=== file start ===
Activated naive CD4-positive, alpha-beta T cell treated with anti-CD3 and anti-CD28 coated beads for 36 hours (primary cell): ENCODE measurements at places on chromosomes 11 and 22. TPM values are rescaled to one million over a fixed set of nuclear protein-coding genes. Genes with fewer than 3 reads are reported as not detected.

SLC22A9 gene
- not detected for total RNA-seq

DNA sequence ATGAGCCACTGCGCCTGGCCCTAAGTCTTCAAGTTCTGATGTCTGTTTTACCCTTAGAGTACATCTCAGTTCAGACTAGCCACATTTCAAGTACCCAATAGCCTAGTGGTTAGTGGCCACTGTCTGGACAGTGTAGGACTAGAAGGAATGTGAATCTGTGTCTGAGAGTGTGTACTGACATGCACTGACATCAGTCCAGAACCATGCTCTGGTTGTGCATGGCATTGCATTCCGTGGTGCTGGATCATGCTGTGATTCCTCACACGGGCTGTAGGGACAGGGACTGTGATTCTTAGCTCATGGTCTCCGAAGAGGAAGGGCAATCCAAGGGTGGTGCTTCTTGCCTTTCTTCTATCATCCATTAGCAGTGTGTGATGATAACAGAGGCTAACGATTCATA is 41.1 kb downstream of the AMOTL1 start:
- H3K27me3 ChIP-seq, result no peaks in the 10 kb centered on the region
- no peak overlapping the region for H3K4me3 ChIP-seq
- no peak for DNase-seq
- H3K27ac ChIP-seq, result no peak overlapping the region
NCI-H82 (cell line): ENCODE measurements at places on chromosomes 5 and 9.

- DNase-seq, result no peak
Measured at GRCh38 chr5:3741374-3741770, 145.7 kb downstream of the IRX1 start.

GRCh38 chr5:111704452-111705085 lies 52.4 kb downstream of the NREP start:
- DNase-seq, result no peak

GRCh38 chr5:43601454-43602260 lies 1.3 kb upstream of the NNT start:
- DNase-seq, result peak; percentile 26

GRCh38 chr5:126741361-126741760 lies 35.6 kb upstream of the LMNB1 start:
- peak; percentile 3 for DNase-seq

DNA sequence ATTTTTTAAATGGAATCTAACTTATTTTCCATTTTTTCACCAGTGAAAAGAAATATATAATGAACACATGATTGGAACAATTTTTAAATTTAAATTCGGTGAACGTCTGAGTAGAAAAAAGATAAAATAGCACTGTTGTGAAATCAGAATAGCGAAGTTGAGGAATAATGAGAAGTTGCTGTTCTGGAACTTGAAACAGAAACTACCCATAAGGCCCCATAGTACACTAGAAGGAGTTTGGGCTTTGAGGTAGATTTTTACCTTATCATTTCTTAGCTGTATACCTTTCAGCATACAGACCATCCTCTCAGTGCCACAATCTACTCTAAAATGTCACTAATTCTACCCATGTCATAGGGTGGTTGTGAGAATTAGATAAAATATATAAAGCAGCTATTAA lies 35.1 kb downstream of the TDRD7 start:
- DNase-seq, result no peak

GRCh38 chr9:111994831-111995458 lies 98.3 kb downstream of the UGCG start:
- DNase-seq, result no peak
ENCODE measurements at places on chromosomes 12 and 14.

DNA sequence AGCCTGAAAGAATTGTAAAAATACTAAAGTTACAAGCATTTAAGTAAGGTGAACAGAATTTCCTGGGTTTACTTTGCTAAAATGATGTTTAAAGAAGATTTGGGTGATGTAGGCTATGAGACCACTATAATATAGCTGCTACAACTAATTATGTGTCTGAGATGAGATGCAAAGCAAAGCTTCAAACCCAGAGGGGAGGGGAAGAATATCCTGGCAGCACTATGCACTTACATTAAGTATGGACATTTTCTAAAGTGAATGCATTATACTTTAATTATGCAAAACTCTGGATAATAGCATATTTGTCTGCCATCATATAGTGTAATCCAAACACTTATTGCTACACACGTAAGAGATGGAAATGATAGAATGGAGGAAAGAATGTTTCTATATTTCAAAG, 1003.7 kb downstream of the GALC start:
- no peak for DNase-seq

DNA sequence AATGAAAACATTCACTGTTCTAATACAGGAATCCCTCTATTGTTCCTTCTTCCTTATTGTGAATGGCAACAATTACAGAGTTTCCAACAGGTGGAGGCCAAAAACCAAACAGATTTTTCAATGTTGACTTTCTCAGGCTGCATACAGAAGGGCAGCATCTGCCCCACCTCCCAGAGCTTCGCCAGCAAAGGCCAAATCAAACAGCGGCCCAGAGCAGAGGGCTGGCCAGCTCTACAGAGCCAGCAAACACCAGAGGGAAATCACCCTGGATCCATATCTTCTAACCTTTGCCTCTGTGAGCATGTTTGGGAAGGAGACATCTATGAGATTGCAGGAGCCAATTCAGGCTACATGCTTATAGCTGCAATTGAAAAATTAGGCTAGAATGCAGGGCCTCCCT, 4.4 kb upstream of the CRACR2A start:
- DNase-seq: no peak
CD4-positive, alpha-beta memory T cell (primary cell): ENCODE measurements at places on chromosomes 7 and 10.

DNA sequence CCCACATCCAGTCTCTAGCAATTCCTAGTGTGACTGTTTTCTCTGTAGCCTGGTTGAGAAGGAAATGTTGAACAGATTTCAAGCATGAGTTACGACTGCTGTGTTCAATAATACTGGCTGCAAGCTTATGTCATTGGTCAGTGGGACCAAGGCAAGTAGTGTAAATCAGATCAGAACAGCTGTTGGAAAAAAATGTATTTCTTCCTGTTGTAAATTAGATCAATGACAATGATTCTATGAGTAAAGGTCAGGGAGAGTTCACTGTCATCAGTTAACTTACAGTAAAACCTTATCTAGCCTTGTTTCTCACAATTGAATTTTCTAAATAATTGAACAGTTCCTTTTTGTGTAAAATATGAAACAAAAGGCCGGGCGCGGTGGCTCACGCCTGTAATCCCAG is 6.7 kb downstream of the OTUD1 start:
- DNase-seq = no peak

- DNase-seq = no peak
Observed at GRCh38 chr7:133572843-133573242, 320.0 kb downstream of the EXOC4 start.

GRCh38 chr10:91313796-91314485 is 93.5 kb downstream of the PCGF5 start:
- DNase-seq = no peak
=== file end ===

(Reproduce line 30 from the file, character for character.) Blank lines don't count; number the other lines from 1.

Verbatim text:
- DNase-seq = no peak